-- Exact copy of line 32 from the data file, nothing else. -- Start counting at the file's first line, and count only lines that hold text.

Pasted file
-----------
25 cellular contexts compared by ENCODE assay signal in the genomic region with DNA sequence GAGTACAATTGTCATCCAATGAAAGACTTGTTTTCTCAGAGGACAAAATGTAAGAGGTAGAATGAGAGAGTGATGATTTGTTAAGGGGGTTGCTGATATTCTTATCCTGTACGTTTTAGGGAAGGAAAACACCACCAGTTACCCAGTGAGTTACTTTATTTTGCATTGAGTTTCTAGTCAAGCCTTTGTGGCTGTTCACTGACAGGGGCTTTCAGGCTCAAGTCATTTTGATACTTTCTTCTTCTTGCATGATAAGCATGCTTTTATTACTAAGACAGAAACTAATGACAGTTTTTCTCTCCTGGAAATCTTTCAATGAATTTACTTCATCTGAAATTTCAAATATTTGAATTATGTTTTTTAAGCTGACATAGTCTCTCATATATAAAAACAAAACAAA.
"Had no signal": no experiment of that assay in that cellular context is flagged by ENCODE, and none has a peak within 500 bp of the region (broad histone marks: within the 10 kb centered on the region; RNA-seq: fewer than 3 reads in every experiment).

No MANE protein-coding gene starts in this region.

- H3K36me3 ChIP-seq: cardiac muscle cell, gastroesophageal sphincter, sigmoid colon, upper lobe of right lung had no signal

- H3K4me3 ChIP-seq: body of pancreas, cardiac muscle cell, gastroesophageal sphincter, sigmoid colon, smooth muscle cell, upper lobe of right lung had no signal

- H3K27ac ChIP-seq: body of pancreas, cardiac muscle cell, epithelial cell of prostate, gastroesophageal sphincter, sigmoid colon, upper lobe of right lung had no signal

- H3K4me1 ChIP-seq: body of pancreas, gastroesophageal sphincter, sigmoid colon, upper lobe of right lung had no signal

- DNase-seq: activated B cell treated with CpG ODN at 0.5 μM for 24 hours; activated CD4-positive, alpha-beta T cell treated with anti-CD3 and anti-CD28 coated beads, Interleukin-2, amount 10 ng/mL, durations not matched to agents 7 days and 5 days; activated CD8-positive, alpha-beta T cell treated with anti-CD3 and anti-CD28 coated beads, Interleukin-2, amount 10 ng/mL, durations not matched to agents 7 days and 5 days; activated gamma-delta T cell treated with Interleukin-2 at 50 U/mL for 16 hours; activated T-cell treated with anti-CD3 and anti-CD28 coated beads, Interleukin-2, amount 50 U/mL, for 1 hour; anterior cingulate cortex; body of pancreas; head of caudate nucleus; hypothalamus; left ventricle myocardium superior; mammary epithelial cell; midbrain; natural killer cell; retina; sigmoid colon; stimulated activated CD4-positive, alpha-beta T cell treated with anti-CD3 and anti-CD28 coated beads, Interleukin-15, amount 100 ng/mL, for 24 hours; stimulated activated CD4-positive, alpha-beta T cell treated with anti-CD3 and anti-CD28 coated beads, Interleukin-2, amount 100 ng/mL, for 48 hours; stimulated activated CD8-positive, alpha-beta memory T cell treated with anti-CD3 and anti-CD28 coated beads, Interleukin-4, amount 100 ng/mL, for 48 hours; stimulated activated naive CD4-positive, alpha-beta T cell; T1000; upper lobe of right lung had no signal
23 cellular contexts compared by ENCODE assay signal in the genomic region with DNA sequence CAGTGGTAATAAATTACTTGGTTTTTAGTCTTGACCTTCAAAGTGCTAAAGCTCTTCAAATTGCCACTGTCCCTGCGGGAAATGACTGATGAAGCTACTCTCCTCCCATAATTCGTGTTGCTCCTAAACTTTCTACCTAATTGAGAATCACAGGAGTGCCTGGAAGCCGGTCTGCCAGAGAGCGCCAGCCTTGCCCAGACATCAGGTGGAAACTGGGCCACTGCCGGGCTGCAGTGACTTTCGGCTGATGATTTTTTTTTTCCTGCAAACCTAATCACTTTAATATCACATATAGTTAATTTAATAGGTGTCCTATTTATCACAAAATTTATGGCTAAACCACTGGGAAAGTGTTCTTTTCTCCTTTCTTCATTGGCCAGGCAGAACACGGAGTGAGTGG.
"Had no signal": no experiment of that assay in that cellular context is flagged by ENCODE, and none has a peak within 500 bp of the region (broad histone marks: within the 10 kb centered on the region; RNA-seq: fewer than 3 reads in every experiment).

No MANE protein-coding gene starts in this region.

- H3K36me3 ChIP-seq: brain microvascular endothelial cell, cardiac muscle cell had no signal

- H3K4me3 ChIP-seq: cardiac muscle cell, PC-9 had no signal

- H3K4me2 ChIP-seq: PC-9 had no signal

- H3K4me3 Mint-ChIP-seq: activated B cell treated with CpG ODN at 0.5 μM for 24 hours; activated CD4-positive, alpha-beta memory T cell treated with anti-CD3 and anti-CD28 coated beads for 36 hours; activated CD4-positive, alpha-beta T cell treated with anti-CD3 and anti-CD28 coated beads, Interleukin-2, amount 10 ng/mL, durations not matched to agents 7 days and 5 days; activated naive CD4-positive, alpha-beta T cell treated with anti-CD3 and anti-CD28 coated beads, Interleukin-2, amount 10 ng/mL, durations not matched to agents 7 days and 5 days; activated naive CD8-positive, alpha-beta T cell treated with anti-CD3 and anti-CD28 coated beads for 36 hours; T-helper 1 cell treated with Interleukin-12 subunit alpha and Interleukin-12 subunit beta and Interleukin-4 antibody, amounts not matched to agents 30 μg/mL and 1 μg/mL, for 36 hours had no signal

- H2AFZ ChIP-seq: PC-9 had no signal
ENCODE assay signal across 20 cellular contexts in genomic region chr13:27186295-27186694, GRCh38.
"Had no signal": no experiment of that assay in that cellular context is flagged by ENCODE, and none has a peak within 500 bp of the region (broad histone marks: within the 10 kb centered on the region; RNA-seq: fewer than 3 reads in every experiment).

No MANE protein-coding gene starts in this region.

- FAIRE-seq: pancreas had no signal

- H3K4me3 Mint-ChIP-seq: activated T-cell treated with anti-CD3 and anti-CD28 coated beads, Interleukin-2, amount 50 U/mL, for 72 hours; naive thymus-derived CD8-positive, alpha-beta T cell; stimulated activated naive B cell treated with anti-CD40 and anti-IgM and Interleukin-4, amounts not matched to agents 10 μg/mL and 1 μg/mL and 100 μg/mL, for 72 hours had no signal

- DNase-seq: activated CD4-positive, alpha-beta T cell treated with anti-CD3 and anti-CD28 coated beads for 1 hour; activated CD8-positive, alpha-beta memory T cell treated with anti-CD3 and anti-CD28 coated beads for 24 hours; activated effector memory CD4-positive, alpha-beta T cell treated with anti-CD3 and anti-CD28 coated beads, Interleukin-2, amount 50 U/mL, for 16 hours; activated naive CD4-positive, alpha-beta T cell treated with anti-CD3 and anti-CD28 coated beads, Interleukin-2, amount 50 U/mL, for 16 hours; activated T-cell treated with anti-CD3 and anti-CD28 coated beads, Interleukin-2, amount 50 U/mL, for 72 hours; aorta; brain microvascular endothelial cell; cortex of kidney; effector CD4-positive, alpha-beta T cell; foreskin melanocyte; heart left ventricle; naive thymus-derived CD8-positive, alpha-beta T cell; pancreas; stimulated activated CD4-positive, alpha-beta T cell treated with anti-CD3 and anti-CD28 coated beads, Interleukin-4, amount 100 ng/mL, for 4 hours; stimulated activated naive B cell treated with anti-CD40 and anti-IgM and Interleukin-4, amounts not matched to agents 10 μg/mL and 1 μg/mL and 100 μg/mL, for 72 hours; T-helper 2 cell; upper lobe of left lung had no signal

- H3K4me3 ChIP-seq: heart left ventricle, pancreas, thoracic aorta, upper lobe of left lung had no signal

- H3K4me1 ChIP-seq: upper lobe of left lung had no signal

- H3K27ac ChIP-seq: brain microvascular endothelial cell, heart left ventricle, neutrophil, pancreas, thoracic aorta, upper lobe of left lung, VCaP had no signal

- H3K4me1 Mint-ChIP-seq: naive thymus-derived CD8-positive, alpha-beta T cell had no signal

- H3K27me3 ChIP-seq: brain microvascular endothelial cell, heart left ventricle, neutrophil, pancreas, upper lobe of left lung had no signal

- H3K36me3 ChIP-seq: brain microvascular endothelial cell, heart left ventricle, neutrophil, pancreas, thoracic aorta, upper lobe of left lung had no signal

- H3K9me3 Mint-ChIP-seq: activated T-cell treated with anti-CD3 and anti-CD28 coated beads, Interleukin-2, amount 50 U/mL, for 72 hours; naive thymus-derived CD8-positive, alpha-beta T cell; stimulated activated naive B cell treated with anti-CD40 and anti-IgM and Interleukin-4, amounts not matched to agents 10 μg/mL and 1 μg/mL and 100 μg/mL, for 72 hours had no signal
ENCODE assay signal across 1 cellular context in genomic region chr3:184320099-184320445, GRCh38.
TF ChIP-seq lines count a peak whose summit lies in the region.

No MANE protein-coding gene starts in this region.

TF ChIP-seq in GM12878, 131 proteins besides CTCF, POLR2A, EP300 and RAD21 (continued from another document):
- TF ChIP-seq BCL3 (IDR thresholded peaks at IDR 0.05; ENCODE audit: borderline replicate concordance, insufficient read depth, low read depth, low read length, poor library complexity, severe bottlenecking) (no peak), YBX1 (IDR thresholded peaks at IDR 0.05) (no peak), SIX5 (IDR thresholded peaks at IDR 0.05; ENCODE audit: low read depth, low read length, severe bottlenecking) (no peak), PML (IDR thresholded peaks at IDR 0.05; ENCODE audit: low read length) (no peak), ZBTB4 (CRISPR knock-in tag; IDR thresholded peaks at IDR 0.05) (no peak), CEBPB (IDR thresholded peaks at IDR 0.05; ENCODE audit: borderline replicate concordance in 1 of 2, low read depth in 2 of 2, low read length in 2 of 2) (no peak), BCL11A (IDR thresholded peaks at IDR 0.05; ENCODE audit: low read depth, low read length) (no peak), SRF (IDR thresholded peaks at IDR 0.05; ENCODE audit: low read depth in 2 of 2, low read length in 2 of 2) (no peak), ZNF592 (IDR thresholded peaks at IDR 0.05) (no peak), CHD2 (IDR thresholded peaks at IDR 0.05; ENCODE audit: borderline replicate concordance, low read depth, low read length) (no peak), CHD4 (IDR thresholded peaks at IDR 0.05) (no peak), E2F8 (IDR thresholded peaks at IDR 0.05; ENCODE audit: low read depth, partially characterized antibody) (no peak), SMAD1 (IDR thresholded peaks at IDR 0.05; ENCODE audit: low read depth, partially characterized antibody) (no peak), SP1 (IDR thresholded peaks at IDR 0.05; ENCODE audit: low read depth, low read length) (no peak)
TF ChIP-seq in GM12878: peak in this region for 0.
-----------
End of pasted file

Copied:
No MANE protein-coding gene starts in this region.